The decline in muscle strength and muscle quality in relation to metabolic derangements in adult women with obesity

Clin Nutr. 2019 Oct;38(5):2430-2435. doi: 10.1016/j.clnu.2019.01.028. Epub 2019 Feb 10.


Background & aims: The metabolic and functional characteristics related to sarcopenic obesity have not been thoroughly explored in the earlier stages of the aging process. The aim of the present study was to examine the phenotype of sarcopenic obesity, in terms of lean body mass, muscle strength and quality, in adult women with and without the Metabolic Syndrome (MetS), and its relationship with the features of myosteatosis.

Methods: Study participants were enrolled at the Sapienza University, Rome, Italy. Body composition was assessed by DXA. The Handgrip strength test (HGST) was performed. HGST was normalized to arm lean mass to indicate muscle quality; intermuscular adipose tissue (IMAT) and intramyocellular lipid content (IMCL) were measured by magnetic resonance imaging and spectroscopy, as indicators of myosteatosis. Different indices of sarcopenia were calculated, based on appendicular lean mass (ALM, kg) divided by height squared, or weight. The NCEP-ATPIII criteria were used to diagnose the MetS. HOMA-IR was calculated. The physical activity level (PAL) was assessed through the IPAQ questionnaire.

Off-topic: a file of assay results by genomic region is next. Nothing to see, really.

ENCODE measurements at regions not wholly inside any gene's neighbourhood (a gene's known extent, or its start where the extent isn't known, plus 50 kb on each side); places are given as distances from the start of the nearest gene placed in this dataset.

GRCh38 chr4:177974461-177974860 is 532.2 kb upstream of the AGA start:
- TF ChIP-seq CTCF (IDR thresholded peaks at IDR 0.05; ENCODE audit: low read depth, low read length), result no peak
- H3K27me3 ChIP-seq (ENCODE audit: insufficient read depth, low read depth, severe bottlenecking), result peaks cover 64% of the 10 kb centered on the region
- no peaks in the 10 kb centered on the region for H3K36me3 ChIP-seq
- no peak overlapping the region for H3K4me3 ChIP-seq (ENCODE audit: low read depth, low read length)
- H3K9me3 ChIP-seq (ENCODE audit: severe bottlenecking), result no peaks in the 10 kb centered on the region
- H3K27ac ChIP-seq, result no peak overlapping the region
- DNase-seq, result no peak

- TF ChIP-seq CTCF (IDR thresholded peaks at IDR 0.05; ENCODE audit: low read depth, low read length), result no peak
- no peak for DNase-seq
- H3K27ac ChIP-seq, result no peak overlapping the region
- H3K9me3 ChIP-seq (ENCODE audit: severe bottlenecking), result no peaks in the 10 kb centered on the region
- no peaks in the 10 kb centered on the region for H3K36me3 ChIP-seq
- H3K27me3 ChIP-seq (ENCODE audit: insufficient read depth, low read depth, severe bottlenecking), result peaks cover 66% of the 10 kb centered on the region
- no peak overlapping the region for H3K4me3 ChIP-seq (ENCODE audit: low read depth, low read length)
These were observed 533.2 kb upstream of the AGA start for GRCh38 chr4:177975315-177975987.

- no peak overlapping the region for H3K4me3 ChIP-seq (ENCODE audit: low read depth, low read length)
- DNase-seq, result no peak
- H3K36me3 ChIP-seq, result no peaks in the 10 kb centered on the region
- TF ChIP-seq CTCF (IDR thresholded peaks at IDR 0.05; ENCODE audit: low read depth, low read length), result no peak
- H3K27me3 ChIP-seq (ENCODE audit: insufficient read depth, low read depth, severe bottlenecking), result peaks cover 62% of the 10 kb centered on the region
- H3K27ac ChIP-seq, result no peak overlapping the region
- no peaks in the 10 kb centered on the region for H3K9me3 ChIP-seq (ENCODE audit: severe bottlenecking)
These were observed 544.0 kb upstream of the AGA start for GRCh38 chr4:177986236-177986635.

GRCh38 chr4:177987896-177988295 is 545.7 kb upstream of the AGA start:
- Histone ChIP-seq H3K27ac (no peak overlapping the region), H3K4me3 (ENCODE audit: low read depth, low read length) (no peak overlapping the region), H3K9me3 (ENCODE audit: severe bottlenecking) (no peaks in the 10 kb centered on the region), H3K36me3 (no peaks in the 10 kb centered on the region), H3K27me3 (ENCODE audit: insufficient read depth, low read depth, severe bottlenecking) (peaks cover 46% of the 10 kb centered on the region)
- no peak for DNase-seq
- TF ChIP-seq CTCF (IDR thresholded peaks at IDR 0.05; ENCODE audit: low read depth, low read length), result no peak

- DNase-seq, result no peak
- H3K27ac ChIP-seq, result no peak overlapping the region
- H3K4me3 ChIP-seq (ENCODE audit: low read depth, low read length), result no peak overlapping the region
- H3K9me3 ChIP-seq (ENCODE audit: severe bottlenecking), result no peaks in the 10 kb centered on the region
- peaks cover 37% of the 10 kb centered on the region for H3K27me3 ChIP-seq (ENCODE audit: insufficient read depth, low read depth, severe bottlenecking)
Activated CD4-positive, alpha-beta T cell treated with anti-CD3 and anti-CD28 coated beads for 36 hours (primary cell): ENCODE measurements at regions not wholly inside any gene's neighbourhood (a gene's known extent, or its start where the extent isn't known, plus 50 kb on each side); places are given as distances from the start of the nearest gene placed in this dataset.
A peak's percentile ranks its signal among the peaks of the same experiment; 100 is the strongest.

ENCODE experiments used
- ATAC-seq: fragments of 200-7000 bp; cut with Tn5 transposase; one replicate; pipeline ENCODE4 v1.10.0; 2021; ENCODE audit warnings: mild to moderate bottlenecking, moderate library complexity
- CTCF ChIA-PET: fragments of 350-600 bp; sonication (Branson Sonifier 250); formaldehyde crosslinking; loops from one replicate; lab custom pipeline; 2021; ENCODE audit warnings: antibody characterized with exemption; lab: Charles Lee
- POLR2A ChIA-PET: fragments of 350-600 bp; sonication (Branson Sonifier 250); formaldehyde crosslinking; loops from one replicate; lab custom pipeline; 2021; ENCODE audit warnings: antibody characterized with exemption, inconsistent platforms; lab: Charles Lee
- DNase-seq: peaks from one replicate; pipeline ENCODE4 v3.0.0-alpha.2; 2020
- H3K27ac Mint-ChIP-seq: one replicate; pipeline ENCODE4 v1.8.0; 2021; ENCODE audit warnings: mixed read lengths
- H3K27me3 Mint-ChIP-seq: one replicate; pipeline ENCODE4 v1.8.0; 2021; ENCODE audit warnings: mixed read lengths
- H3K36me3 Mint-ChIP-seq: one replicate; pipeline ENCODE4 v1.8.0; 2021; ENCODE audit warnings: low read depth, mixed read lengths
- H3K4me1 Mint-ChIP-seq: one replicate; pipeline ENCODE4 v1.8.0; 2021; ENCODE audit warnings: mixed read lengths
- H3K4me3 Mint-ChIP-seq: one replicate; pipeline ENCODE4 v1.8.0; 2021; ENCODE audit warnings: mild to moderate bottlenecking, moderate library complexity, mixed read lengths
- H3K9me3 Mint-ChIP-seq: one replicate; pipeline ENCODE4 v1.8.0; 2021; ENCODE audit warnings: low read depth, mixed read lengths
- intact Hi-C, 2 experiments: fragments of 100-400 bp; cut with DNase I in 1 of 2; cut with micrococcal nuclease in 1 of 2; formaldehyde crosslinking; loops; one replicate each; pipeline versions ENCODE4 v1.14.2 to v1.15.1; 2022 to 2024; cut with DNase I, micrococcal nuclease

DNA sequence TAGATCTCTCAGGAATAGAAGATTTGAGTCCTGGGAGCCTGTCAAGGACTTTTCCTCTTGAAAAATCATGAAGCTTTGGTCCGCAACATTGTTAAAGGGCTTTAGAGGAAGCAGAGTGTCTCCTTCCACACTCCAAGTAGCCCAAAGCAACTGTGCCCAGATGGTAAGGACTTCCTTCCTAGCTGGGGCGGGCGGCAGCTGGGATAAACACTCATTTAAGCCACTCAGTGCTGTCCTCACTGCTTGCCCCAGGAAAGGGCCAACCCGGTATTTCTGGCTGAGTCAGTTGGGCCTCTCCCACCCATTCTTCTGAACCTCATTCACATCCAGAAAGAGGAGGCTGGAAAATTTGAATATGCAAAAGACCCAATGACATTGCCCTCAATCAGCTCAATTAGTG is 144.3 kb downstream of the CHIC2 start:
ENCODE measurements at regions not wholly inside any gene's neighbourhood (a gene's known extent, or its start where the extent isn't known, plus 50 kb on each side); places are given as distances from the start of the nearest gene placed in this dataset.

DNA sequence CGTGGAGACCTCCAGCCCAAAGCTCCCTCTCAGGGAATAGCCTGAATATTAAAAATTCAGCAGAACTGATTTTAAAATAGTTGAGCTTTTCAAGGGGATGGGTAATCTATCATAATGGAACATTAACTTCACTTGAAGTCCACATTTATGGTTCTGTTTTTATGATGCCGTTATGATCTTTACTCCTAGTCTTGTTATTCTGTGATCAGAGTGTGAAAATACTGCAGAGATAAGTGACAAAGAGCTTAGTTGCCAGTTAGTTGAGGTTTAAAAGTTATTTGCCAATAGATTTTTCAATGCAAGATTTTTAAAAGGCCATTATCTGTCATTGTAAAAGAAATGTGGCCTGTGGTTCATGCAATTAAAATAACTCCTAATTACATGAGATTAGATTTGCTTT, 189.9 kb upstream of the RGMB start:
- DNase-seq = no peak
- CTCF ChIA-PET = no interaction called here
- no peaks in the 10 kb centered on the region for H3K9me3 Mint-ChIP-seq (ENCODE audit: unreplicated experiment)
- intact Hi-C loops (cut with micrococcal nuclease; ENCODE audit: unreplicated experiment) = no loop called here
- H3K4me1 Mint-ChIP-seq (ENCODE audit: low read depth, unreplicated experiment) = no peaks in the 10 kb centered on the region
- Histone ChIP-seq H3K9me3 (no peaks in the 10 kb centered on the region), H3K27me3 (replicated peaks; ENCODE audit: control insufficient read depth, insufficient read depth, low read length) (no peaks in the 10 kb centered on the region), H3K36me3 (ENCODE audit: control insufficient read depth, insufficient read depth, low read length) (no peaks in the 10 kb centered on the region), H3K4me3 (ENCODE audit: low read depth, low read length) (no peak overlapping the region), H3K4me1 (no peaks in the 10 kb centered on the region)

Results: 54 women (age: 48 ± 14 years, BMI: 37.9 ± 5.4 kg/m2) were included. 54% had the MetS (metabolically unhealthy, MUO). HGST/arm lean mass was lower in MUO women than women without the MetS (6.3 ± 1.8 vs. 7.8 ± 1.6, p = 0.03). No differences emerged in terms of absolute ALM (kg) or other indices of sarcopenia (ALM/h2 or ALM/weight) between metabolically healthy (MHO) vs. MUO women (p > 0.05). Muscle quality was negatively associated with HOMA-IR (p = 0.02), after adjustment for age, body fat, hs-CRP levels, and PAL. IMAT, but not IMCL, was significantly higher in obese women with the MetS compared to women without the MetS (p > 0.05). No association emerged between HGST/arm lean mass and IMAT or IMCL when HOMA-IR was included in the models.

Conclusion: Insulin resistance, and not sarcopenia or myosteatosis per se, was associated with muscle weakness, resulting in the phenotype of "dynapenic obesity" in middle-aged women with the metabolic syndrome.

Keywords: Dynapenia; Metabolic syndrome; Muscle strength; Myosteatosis; Obesity.

Publication types

  • Research Support, Non-U.S. Gov't

MeSH terms

  • Adult
  • Cohort Studies
  • Female
  • Humans
  • Insulin Resistance
  • Metabolic Syndrome / physiopathology
  • Middle Aged
  • Muscle Strength / physiology*
  • Muscle, Skeletal / physiopathology*
  • Obesity / epidemiology
  • Obesity / physiopathology*
  • Sarcopenia / physiopathology